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Repeated Binge-Like Alcohol Intoxication

Depot-Specific Adipose Tissue Immuno-Metabolic Dysregulation

Souza-Smith, Flavia M.; Ford, Stephen M. Jr; Simon, Liz; Molina, Patricia E.

doi: 10.1097/SHK.0000000000000843
Basic Science Aspects
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ABSTRACT Repeated binge-like alcohol intoxication (RBAI) induces whole-body insulin resistance, which is predicted to increase the risk for metabolic syndrome and type 2 diabetes. Previously, we showed that acute alcohol intoxication increases mesenteric lymphatic permeability, perilymphatic adipose tissue (PLAT) inflammation, and circulating lipopolysaccharide levels in rats. We hypothesize that mesenteric lymphatic hyperpermeability, adipose tissue inflammation and associated dysregulated adipokine expression, and insulin signaling are central mechanisms underlying whole-body metabolic dysregulation resulting from RBAI. To test this hypothesis, male Sprague–Dawley rats surgically fitted with an intragastric catheter received a bolus of 2.5 g/kg/day of alcohol (12.5% alcohol w/v) or isocaloric dextrose in Vanilla Ensure (116 kcal/kg/day) for 3 days. Mesenteric lymphatic permeability, mesenteric (MFAT = PLAT) and subcutaneous (SFAT) adipose tissue inflammatory milieu, circulating adipokines, and markers of insulin responsiveness (pAKT and PTP1B protein expression) were determined following the last alcohol/dextrose administration. RBAI resulted in increased lymphatic permeability, MFAT-specific expression of inflammatory cytokines and markers of inflammatory cells (macrophages, dendritic, and T cells), decreased circulating adiponectin and visfatin levels, and MFAT-specific attenuation of insulin-stimulated protein kinase B phosphorylation (Ser473) compared with dextrose-treated control animals. These results suggest that RBAI-induced mesenteric lymphatic hyperpermeability promotes inflammatory milieu, decreased insulin-sensitizing adipokines, and impaired insulin signaling in MFAT, which we propose may be an early event preceding systemic metabolic dysregulation. We speculate that RBAI-induced increase in gut-derived toxins, promoting lymphatic leak, and MFAT inflammatory milieu are mechanisms deserving further investigation to elucidate lymphatic-MFAT crosstalk events that precede and predispose for alcohol-induced insulin resistance.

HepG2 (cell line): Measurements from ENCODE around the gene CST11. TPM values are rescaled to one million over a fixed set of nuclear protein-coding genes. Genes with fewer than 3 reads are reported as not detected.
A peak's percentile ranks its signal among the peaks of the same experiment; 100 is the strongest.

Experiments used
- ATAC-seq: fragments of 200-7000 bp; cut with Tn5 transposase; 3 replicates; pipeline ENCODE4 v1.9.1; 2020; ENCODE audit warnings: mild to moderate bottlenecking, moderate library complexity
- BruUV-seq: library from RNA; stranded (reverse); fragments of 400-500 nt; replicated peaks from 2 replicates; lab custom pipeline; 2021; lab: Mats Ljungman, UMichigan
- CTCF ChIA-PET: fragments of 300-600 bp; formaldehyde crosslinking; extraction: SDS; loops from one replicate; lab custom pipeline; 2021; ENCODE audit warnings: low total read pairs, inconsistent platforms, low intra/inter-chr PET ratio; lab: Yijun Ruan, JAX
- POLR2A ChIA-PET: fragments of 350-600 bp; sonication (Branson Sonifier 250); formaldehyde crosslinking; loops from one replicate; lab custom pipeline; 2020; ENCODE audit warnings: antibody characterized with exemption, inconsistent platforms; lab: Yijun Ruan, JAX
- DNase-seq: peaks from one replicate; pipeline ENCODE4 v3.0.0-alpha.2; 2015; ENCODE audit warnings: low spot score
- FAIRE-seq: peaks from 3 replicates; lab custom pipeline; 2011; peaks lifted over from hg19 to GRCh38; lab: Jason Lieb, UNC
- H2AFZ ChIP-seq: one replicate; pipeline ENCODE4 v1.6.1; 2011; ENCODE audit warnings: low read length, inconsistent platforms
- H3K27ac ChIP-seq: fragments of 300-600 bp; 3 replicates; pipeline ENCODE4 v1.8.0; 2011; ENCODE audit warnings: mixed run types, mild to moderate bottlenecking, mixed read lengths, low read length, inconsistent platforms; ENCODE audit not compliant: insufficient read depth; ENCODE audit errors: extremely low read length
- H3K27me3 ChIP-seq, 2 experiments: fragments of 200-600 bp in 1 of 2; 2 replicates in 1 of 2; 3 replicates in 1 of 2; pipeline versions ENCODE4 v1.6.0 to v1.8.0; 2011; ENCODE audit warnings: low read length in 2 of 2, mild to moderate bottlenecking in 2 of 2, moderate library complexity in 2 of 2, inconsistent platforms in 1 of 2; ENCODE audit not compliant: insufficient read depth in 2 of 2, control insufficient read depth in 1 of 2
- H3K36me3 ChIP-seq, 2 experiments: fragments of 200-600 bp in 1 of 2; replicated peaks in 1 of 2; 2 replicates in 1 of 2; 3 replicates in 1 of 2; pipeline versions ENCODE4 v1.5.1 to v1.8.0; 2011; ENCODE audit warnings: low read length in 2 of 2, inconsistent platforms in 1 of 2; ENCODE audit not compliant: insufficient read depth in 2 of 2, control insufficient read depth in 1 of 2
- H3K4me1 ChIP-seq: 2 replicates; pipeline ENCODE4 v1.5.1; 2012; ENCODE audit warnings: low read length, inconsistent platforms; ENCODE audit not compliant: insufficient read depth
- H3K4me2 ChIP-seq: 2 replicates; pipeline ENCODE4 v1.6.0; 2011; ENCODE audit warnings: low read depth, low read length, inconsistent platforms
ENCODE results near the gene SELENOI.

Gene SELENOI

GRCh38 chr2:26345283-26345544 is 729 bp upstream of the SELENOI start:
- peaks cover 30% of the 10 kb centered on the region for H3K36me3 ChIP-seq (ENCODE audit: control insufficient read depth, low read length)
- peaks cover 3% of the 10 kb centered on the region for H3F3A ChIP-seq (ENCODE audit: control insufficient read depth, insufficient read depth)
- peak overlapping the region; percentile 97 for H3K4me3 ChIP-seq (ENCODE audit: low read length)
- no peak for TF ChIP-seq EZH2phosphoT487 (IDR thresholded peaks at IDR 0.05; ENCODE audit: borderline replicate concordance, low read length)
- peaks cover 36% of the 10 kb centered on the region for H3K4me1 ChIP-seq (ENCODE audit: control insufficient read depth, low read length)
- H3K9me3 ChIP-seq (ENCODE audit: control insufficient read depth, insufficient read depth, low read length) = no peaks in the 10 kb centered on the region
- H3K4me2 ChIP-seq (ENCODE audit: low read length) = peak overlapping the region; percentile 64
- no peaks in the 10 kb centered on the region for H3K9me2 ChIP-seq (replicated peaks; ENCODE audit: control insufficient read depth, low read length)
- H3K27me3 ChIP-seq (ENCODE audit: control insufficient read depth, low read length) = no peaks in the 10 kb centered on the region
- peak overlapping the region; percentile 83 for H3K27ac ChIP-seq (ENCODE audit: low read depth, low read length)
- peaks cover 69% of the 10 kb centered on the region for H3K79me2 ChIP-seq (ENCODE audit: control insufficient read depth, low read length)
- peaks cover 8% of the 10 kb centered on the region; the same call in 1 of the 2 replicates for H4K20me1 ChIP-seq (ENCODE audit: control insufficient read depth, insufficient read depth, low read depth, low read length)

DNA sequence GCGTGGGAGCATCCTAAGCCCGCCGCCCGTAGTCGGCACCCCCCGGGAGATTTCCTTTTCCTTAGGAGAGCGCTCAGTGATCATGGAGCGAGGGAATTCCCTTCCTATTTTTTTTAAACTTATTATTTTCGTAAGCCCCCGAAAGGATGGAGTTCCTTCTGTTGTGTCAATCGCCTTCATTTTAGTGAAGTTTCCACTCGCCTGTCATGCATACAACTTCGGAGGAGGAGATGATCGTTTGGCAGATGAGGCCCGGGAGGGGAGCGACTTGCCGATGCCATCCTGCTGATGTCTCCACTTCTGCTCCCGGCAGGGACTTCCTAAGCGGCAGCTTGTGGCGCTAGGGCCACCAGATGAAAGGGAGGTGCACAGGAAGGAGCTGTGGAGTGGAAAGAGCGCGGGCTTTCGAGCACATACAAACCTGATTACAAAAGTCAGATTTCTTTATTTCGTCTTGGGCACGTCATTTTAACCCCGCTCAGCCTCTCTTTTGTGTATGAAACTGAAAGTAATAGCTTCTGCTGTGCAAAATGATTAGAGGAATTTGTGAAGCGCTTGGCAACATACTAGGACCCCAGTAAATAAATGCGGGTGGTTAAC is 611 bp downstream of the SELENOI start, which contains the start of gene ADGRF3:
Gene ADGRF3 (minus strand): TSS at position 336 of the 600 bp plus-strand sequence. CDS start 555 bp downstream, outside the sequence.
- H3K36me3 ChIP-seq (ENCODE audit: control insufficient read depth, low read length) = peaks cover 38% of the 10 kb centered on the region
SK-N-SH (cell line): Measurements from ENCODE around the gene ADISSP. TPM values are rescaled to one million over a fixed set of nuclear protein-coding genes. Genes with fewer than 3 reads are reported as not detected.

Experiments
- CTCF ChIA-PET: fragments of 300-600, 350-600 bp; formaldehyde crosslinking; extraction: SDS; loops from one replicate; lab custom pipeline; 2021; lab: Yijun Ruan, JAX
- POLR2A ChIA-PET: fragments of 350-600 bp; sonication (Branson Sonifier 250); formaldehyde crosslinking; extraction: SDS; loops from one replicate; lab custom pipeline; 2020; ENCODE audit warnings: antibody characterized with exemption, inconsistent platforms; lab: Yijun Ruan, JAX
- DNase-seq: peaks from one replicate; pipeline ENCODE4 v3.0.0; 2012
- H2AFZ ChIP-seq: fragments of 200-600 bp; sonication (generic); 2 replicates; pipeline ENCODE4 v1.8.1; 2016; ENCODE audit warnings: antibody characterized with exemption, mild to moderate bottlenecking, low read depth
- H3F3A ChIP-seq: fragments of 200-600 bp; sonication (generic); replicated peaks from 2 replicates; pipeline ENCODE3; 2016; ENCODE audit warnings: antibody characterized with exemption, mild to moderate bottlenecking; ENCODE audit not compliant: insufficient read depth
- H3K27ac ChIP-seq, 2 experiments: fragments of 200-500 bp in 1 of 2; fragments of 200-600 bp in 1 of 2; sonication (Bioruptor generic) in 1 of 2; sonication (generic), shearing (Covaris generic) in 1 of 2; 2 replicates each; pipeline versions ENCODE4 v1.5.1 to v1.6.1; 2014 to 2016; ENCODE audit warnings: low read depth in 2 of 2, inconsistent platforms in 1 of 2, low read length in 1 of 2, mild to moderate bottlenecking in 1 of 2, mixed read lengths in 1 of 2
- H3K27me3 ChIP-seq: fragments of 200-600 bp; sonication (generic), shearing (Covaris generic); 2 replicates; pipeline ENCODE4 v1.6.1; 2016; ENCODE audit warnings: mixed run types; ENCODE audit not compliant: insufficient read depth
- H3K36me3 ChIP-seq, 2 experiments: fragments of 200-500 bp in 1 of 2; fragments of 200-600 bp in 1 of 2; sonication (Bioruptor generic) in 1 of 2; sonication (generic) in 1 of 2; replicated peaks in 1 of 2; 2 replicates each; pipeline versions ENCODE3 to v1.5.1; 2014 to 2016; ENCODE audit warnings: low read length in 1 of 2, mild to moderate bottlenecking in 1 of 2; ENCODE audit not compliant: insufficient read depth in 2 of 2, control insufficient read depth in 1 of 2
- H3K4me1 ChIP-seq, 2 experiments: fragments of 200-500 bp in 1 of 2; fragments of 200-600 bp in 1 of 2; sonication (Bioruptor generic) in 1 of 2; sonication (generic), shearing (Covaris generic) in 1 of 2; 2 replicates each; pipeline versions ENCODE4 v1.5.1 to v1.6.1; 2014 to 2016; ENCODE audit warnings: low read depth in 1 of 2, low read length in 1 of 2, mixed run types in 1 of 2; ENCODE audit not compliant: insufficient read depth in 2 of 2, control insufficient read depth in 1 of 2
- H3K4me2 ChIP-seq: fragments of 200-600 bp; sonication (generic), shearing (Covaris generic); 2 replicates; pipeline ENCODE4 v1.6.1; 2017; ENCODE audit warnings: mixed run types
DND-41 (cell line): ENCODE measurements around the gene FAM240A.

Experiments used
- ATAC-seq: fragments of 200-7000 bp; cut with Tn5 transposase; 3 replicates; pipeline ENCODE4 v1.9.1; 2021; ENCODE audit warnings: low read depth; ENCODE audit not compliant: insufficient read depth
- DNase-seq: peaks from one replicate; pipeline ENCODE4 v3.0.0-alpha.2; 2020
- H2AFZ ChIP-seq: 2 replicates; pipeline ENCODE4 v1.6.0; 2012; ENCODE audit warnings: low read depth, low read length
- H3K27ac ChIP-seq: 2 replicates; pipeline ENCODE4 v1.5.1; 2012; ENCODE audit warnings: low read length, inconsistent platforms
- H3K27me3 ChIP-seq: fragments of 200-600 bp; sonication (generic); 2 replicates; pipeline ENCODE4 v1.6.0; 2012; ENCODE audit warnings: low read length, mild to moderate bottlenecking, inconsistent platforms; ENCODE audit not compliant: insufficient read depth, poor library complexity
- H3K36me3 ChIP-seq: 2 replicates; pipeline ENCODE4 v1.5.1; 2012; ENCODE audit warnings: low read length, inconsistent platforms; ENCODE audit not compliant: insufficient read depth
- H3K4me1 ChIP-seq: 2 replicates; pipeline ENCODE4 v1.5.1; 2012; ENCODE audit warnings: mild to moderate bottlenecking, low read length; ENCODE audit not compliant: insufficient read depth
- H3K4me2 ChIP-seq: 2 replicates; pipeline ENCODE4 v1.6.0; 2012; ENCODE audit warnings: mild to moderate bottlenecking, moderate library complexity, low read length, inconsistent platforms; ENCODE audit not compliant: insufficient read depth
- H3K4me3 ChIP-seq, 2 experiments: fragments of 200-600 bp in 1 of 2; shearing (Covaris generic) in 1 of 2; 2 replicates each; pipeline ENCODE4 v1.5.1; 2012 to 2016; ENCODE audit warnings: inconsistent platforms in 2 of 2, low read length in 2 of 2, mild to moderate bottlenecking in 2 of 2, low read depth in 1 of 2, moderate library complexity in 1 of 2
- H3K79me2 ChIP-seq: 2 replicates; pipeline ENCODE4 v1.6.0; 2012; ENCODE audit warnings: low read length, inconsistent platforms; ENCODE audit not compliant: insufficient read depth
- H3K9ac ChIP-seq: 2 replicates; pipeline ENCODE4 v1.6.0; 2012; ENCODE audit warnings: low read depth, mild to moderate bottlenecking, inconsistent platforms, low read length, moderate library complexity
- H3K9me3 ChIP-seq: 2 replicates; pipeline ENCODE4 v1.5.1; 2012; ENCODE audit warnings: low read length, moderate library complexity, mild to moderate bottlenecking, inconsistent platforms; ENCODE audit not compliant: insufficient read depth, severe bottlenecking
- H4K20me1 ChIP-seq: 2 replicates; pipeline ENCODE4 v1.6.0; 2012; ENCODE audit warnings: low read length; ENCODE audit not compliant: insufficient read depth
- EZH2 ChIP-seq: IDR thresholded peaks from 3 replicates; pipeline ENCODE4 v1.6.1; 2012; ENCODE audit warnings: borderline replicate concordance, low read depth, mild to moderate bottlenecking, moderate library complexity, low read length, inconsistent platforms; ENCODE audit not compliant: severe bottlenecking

Department of Physiology, Alcohol and Drug Abuse Center of Excellence, Louisiana State University Health Sciences Center, New Orleans, Louisiana

Address reprint requests to Flavia M. Souza-Smith, PhD, Department of Physiology, LSU Health Science Center, 1901 Perdido Street, New Orleans, LA 70112. E-mail: Fsouz1@lsuhsc.edu

Received 6 October, 2016

Revised 31 October, 2016

Accepted 19 January, 2017

This work was supported by the Department of Physiology Funds at LSUHSC-New Orleans.

The authors report no conflicts of interest.

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INTRODUCTION